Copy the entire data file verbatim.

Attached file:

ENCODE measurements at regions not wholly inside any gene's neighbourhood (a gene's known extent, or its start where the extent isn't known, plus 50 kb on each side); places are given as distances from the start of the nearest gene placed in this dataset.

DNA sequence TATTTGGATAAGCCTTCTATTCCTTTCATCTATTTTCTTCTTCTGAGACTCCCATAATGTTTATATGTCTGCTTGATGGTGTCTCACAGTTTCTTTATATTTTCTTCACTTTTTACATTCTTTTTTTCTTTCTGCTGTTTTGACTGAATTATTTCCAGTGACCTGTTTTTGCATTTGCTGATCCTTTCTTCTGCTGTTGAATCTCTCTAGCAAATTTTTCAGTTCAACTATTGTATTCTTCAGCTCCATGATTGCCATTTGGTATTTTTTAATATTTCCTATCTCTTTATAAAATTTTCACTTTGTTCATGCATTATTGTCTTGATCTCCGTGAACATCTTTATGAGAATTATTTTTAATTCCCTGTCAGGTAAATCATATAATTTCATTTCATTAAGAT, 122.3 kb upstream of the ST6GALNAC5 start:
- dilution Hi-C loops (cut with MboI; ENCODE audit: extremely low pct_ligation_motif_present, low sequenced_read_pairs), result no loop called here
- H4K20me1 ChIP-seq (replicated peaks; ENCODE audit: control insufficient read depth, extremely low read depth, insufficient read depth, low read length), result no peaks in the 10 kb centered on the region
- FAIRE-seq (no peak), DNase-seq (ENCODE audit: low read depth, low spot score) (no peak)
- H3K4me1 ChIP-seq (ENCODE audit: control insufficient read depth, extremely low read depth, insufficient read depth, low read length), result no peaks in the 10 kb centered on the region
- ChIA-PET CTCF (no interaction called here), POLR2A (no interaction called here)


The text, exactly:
ENCODE measurements at regions not wholly inside any gene's neighbourhood (a gene's known extent, or its start where the extent isn't known, plus 50 kb on each side); places are given as distances from the start of the nearest gene placed in this dataset.

DNA sequence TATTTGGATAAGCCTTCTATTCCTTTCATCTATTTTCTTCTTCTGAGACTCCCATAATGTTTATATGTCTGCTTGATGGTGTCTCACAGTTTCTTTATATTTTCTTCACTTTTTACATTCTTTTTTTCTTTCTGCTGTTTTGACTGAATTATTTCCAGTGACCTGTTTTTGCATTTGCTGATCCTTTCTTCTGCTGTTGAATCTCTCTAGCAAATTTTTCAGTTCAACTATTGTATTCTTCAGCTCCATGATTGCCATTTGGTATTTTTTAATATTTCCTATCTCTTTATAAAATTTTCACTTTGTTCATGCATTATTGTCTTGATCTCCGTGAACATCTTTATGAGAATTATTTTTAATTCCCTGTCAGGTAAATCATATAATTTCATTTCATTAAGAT, 122.3 kb upstream of the ST6GALNAC5 start:
- dilution Hi-C loops (cut with MboI; ENCODE audit: extremely low pct_ligation_motif_present, low sequenced_read_pairs), result no loop called here
- H4K20me1 ChIP-seq (replicated peaks; ENCODE audit: control insufficient read depth, extremely low read depth, insufficient read depth, low read length), result no peaks in the 10 kb centered on the region
- FAIRE-seq (no peak), DNase-seq (ENCODE audit: low read depth, low spot score) (no peak)
- H3K4me1 ChIP-seq (ENCODE audit: control insufficient read depth, extremely low read depth, insufficient read depth, low read length), result no peaks in the 10 kb centered on the region
- ChIA-PET CTCF (no interaction called here), POLR2A (no interaction called here)